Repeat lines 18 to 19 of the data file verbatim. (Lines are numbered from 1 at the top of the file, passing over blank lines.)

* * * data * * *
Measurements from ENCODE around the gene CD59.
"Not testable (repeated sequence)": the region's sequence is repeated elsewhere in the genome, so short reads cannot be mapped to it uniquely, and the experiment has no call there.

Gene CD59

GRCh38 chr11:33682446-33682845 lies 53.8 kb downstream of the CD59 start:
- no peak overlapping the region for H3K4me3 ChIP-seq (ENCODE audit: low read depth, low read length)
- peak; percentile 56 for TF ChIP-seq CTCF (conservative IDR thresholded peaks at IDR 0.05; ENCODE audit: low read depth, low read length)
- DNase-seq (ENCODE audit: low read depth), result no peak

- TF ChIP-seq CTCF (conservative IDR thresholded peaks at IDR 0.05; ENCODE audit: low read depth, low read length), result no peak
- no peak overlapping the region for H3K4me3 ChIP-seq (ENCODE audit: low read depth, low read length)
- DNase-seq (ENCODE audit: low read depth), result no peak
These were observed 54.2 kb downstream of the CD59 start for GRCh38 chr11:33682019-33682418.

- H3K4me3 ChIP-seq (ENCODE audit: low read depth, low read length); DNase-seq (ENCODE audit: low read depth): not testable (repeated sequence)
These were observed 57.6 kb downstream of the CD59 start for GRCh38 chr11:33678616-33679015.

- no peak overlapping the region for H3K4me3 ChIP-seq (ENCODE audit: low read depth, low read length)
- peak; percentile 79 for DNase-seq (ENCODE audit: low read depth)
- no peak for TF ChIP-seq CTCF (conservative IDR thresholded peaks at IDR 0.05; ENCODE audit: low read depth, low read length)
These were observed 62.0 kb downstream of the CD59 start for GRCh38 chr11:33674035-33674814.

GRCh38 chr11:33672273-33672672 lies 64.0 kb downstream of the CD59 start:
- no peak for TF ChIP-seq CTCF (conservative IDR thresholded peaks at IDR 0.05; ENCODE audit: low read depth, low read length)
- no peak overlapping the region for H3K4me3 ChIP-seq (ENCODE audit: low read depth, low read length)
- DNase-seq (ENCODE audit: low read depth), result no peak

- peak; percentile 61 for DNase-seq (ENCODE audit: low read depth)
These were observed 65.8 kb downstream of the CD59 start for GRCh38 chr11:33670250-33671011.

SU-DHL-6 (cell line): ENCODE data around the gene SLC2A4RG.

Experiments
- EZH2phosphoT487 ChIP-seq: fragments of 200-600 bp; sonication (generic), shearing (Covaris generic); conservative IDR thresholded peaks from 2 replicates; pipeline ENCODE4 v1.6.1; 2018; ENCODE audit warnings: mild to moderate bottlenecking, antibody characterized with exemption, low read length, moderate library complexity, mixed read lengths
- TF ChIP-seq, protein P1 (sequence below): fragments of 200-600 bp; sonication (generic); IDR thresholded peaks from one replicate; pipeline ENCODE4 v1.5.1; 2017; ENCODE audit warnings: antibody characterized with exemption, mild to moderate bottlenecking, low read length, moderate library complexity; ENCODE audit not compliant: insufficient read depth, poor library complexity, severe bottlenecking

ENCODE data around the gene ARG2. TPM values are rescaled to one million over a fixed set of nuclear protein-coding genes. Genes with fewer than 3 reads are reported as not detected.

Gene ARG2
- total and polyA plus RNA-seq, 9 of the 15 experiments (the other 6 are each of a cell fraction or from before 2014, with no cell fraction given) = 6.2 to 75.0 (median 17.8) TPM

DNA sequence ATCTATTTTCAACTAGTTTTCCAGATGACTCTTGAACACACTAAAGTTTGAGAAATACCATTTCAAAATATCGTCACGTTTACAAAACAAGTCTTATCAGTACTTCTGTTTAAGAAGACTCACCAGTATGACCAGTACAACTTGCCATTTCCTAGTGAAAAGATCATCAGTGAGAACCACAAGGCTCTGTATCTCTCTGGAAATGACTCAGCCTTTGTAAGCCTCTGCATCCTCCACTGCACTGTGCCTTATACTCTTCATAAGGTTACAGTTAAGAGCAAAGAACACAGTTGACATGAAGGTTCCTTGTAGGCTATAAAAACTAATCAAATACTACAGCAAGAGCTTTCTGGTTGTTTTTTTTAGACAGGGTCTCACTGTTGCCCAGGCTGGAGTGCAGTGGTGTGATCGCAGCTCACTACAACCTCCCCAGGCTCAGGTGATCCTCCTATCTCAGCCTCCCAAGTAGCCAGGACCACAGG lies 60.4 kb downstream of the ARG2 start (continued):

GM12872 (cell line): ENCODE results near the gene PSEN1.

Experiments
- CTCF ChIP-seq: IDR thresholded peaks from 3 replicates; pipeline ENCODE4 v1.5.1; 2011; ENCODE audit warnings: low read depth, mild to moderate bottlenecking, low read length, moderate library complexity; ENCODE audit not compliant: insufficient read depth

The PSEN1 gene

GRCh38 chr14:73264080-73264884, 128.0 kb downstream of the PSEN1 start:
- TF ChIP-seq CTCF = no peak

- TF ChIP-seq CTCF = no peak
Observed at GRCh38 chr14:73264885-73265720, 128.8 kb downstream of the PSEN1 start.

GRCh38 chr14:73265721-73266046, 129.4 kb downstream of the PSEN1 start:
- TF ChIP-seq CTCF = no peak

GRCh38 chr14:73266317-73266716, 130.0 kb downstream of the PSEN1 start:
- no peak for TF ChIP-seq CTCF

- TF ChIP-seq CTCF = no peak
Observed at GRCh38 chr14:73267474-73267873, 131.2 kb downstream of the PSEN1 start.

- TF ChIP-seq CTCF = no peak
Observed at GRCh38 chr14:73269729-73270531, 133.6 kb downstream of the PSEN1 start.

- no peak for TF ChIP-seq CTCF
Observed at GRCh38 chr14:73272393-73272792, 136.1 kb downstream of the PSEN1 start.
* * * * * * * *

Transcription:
GRCh38 chr11:33672273-33672672 lies 64.0 kb downstream of the CD59 start:
- no peak for TF ChIP-seq CTCF (conservative IDR thresholded peaks at IDR 0.05; ENCODE audit: low read depth, low read length)